The Raoul Wallenberg Committee Marks the Twenty-Fifth Anniversary of Raoul Wallenberg's Honorary U.S. Citizenship

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The Raoul Wallenberg Committee of the United States held a private gathering at the Raoul Wallenberg Monument in New York City across from the United Nations, to commemorate the twenty-fifth anniversary of Wallenberg being named an honorary citizen of the United States, on October 5, 1981. This year also marks the twenty-fifth anniversary of the Committee, which was founded in May, 1981.

The Raoul Wallenberg Committee of the United States held a private gathering at the Raoul Wallenberg Monument on 47th Street and First Avenue across from the United Nations, to commemorate the twenty-fifth anniversary of Wallenberg being named an honorary citizen of the United States, on October 5, 1981. This year also marks the twenty-fifth anniversary of the Committee, which was founded in May, 1981.

Attendees at the ceremony included the Committee’s Chair, Rachel Oestreicher Bernhiem, several of its founders and Board Members, and other invited guests, who placed flowers at the base of a monument to Wallenberg, a Swedish diplomat whose acts of non-violent heroism helped save the lives of more than 100,000 Hungarian Jews during World War II. Wallenberg is one of only four honorary citizens of the United States. The others accorded the honor are the Marquis de Lafayette, Sir Winston Churchill, and Mother Teresa.

Bernheim said, “We gather to honor the living legacy of Raoul Wallenberg, whose heroism stands as a beacon to us all. By meeting here today and continuing the important works of the Committee that bears his name, we honor the memory of his deeds and strive to ensure that future generations also produce citizens of good character, moral courage, and humanitarian sensibilities.”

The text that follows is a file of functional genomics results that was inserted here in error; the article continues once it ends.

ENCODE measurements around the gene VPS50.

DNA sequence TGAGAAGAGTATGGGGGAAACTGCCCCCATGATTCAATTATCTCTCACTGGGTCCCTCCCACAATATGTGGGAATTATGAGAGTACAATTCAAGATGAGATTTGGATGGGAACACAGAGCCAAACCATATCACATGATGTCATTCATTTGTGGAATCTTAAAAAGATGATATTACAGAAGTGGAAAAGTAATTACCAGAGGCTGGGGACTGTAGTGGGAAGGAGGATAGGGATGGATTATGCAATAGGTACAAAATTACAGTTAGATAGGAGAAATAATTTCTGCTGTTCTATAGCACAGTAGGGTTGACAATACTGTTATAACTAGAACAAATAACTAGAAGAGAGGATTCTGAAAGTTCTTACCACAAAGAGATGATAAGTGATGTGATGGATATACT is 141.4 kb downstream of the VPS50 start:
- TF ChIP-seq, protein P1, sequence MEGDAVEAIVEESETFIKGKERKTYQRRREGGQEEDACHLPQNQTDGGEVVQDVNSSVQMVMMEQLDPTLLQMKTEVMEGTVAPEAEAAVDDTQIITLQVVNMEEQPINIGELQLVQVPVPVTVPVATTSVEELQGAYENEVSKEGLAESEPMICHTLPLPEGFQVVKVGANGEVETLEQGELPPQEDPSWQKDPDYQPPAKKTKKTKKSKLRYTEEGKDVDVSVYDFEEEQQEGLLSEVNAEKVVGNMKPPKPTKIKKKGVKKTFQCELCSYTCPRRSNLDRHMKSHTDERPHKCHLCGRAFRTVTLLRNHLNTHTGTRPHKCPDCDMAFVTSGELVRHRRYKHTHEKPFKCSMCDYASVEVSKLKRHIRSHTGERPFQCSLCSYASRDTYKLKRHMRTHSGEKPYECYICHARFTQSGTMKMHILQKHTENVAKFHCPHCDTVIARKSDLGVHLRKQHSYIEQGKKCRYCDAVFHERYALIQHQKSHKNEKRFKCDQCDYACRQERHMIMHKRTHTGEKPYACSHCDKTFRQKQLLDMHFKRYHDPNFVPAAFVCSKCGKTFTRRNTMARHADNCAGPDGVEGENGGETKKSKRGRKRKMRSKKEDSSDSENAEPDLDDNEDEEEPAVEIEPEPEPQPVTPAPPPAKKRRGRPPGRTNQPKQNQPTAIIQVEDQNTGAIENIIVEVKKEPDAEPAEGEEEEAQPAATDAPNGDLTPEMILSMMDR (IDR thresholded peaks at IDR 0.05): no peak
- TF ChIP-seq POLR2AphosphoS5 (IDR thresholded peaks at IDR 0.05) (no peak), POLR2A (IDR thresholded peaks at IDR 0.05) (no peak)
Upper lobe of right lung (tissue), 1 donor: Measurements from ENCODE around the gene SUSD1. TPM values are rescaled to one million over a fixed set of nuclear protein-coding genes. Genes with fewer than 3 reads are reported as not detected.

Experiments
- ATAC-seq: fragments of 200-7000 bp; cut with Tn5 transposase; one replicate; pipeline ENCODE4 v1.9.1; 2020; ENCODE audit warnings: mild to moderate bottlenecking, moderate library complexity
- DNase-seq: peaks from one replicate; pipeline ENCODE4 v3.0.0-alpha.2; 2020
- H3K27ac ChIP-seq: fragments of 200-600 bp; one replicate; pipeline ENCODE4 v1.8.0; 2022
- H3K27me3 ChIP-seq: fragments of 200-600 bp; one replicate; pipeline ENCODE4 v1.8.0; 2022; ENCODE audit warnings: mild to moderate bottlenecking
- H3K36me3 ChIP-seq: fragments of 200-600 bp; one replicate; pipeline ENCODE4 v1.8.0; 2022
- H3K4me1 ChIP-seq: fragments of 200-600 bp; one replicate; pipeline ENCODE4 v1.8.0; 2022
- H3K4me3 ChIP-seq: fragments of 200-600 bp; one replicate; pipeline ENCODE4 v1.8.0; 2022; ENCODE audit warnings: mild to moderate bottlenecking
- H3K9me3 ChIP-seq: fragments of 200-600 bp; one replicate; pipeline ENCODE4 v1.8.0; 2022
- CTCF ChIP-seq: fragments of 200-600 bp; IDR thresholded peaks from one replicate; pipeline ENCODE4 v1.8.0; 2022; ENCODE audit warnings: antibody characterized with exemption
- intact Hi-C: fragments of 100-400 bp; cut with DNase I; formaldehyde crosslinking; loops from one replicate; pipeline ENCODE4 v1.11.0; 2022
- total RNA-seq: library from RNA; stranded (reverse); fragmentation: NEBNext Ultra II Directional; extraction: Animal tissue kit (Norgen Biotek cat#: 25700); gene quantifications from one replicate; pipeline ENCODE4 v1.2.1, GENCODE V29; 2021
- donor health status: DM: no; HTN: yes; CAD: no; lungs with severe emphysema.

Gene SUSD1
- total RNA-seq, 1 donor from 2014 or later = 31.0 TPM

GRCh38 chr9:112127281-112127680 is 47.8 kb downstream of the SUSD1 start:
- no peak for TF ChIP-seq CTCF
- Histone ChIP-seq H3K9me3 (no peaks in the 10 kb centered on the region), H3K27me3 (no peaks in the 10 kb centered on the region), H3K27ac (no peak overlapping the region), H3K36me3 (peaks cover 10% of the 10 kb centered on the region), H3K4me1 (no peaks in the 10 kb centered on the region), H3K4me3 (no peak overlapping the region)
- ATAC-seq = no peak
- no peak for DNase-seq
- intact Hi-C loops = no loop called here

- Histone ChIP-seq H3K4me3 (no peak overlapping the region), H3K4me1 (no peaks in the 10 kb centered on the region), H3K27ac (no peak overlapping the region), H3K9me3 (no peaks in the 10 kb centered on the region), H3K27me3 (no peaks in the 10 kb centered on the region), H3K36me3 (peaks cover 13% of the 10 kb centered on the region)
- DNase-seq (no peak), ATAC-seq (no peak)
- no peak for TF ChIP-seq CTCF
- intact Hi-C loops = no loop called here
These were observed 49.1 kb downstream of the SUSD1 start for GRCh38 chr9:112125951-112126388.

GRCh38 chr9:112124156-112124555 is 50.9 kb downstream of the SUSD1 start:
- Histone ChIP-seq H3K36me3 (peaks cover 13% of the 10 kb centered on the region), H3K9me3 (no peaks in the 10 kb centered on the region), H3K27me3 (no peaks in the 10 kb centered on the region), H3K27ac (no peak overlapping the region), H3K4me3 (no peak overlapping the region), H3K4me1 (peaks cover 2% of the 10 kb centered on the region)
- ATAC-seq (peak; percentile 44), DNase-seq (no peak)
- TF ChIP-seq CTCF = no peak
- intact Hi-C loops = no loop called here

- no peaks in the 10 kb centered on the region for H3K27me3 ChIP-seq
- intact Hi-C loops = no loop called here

The Raoul Wallenberg Committee of the United States is a nationally-recognized not-for-profit educational organization that continues the quest for the truth about the fate of Raoul Wallenberg; and perpetuates his ideal of non-violent heroism through the national distribution of A Study of HEROES, an interdisciplinary educational program that highlights 22 nonviolent role models, including Mother Teresa, Martin Luther King, Helen Keller and Anwar Sadat. The program, lead by Rachel Oestreicher Bernheim and Dr. Kathleen D Morin, the Committee’s Director of Education, is in use in 48 states and three foreign countries, and has reached more than 1,000,000 American students from K-12. It is also being used effectively in correctional institutions in several states.

About Raoul Wallenberg and the Raoul Wallenberg Committee of the United States

Near the end of World War II, a 31-year old Swedish businessman, Raoul Wallenberg, volunteered to leave the safety of his peaceful homeland and travel to war-torn Budapest to save the lives of Jews threatened by the Nazis. Hungary had the largest remaining Jewish community left in Nazi-occupied Europe. Through the use of protective passports of his own design, Swedish safe houses, and his influence on political authorities in many spheres, he was able to save the lives of more than 100,000 Jews in six months. On January 17, 1945, Raoul Wallenberg was arrested by Soviet troops on unknown charges, and tragically disappeared into the prison system. His fate remains a mystery today. For his heroic actions, the United States named Raoul Wallenberg an Honorary Citizen of the United States in 1981. He stands alongside the Marquis de Lafayette, Winston Churchill and Mother Teresa as one of four people to ever to receive this great honor. It is because of his heroic and humanitarian actions that A STUDY OF HEROES was developed as a living monument to honor Raoul Wallenberg. By sharing heroes’ stories with students, and exploring the issues surrounding personal responsibility, generations to come will understand and keep the principles of non-violent heroism alive.

For more information, please go to: http://www.RaoulWallenberg.org.

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Michael Frenkel
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